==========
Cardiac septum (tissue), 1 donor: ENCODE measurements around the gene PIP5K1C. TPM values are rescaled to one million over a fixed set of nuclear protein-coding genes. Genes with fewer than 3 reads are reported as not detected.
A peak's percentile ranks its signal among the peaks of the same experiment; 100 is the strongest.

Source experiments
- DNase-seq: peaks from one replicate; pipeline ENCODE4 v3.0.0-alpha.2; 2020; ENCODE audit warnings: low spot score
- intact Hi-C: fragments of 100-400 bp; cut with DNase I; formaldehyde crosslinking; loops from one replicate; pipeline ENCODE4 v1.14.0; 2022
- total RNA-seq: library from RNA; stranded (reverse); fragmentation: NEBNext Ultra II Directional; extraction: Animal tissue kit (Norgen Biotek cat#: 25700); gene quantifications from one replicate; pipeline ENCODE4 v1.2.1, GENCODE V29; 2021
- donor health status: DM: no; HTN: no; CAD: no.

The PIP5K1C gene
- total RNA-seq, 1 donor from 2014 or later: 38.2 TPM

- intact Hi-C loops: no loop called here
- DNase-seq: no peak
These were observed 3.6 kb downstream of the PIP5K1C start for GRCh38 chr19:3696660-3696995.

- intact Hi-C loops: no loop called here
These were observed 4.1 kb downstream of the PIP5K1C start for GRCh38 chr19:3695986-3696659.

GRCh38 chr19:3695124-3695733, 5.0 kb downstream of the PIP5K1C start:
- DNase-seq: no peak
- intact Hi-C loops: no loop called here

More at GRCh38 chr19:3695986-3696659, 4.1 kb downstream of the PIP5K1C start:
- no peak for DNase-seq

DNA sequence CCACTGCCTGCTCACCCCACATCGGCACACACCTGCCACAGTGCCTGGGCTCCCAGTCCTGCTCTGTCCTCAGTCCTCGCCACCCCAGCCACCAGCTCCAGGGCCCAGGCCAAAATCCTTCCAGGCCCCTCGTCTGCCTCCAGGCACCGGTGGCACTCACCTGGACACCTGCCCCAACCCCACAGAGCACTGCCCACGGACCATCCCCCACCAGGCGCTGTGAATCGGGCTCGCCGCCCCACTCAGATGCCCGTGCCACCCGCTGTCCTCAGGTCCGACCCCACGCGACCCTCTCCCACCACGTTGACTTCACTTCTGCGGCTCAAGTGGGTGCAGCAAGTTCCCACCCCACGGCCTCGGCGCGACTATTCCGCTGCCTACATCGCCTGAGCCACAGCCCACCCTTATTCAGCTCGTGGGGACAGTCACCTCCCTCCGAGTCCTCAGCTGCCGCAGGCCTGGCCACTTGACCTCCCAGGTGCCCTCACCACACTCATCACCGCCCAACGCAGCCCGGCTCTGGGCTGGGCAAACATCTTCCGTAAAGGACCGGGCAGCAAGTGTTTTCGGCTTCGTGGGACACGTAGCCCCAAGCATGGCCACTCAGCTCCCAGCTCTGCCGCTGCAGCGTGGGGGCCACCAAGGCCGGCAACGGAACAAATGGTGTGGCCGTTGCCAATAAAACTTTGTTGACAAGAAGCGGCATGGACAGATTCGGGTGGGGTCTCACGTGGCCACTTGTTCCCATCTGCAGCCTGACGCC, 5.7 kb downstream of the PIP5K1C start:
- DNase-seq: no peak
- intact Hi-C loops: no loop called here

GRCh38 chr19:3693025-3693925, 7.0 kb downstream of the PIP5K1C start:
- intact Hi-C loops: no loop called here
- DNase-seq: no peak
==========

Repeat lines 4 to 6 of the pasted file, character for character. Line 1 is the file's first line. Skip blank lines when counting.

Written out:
- DNase-seq: peaks from one replicate; pipeline ENCODE4 v3.0.0-alpha.2; 2020; ENCODE audit warnings: low spot score
- intact Hi-C: fragments of 100-400 bp; cut with DNase I; formaldehyde crosslinking; loops from one replicate; pipeline ENCODE4 v1.14.0; 2022
- total RNA-seq: library from RNA; stranded (reverse); fragmentation: NEBNext Ultra II Directional; extraction: Animal tissue kit (Norgen Biotek cat#: 25700); gene quantifications from one replicate; pipeline ENCODE4 v1.2.1, GENCODE V29; 2021